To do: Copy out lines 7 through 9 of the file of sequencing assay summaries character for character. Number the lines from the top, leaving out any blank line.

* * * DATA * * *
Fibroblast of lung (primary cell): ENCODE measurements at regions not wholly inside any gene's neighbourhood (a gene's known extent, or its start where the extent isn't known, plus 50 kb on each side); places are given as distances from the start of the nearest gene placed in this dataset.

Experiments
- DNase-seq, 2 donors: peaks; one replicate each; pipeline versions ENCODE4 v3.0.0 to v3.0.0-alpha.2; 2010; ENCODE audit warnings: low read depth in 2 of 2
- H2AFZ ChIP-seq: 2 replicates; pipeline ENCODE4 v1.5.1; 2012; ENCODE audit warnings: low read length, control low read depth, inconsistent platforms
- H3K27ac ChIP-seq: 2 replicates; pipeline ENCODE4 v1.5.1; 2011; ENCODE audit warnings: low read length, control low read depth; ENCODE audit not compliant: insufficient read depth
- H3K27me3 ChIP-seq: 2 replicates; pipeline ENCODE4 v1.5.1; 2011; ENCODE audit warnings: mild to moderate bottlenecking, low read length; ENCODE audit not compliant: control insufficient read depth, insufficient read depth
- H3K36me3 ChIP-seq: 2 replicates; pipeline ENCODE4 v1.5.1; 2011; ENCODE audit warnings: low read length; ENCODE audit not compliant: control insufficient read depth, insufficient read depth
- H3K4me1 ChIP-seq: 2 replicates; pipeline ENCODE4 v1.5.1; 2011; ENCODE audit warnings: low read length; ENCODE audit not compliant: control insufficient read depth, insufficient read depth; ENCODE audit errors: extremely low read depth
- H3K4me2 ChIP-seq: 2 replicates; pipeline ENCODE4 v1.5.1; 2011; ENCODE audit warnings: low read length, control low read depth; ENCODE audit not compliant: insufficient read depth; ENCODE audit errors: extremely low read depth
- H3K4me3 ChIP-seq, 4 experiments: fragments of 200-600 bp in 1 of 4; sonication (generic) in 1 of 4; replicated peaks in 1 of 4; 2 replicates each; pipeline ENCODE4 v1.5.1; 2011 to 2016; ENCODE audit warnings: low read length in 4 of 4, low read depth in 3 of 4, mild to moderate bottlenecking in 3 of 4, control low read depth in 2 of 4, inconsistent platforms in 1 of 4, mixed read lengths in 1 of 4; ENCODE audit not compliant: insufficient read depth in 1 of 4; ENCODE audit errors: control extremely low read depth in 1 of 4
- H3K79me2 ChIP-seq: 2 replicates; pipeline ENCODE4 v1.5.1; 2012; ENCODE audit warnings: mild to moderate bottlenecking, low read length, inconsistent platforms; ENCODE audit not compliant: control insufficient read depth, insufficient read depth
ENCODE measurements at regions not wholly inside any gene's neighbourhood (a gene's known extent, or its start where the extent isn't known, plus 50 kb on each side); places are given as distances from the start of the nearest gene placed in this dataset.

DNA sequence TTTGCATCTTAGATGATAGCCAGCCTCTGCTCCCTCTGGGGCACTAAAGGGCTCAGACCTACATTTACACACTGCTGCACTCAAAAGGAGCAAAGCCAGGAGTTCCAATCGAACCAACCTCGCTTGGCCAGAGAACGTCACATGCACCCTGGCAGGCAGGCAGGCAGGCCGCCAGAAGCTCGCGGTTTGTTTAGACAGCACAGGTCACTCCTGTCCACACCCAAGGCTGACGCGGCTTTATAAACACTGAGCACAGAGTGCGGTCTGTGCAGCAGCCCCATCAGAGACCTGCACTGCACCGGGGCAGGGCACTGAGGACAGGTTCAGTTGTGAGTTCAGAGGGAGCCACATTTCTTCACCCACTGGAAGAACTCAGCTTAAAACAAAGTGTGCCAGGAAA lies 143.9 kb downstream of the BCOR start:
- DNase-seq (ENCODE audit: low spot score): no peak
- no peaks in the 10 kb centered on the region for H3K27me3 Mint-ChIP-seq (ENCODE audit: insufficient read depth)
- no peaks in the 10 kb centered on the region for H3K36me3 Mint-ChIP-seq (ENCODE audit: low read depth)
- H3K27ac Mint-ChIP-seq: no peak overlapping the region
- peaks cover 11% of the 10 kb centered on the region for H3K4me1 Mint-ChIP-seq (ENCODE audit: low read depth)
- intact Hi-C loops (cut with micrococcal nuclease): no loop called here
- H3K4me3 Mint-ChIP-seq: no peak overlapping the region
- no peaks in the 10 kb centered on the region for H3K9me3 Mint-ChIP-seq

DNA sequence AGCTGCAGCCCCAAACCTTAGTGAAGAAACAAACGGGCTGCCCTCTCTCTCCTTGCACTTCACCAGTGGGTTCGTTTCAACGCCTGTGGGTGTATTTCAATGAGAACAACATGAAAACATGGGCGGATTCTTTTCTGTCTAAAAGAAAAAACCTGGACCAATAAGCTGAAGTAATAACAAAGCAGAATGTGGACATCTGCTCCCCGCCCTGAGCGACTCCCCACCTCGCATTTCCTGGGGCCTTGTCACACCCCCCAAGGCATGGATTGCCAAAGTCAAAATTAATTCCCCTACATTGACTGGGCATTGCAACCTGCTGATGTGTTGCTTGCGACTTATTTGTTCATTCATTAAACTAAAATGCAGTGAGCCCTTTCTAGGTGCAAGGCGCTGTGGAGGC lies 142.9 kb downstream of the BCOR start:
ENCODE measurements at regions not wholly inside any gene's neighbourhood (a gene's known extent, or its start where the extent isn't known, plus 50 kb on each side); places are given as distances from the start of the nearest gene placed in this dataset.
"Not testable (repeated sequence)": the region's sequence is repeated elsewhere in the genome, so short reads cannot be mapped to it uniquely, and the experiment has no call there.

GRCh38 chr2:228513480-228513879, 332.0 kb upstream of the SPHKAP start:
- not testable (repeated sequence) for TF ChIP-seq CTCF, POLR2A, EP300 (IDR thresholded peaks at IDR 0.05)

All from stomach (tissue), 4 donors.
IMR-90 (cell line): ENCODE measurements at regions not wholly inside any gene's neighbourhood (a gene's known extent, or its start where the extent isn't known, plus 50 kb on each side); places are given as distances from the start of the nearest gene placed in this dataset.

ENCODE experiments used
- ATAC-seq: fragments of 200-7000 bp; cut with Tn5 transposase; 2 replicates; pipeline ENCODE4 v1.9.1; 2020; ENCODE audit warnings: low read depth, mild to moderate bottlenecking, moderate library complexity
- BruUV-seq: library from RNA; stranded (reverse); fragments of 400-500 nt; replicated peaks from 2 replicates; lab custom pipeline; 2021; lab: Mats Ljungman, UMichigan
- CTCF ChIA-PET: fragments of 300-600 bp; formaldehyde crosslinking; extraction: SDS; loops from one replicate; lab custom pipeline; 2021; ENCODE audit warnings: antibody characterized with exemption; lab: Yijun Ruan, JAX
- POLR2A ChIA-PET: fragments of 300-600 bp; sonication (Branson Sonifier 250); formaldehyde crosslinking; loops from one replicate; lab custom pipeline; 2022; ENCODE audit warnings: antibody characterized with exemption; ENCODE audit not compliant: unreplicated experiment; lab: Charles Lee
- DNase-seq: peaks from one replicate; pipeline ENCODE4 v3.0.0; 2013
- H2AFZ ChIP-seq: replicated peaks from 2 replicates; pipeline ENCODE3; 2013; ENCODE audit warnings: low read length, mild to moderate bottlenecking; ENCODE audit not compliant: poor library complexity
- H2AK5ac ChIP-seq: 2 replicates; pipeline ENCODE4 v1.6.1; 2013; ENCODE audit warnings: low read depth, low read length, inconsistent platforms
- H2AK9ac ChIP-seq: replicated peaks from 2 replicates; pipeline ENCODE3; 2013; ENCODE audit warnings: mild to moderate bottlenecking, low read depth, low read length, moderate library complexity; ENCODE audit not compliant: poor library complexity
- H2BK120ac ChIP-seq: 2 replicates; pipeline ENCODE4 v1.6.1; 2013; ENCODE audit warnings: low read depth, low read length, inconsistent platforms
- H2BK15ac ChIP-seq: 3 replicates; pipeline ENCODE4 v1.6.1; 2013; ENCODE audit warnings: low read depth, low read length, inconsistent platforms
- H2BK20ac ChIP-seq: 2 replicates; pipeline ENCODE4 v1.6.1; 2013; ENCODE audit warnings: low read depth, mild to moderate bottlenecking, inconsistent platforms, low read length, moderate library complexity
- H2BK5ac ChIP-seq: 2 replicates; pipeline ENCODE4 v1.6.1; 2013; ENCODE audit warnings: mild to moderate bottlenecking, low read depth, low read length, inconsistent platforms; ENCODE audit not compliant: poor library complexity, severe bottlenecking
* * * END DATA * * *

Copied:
- H3K36me3 ChIP-seq: 2 replicates; pipeline ENCODE4 v1.5.1; 2011; ENCODE audit warnings: low read length; ENCODE audit not compliant: control insufficient read depth, insufficient read depth
- H3K4me1 ChIP-seq: 2 replicates; pipeline ENCODE4 v1.5.1; 2011; ENCODE audit warnings: low read length; ENCODE audit not compliant: control insufficient read depth, insufficient read depth; ENCODE audit errors: extremely low read depth
- H3K4me2 ChIP-seq: 2 replicates; pipeline ENCODE4 v1.5.1; 2011; ENCODE audit warnings: low read length, control low read depth; ENCODE audit not compliant: insufficient read depth; ENCODE audit errors: extremely low read depth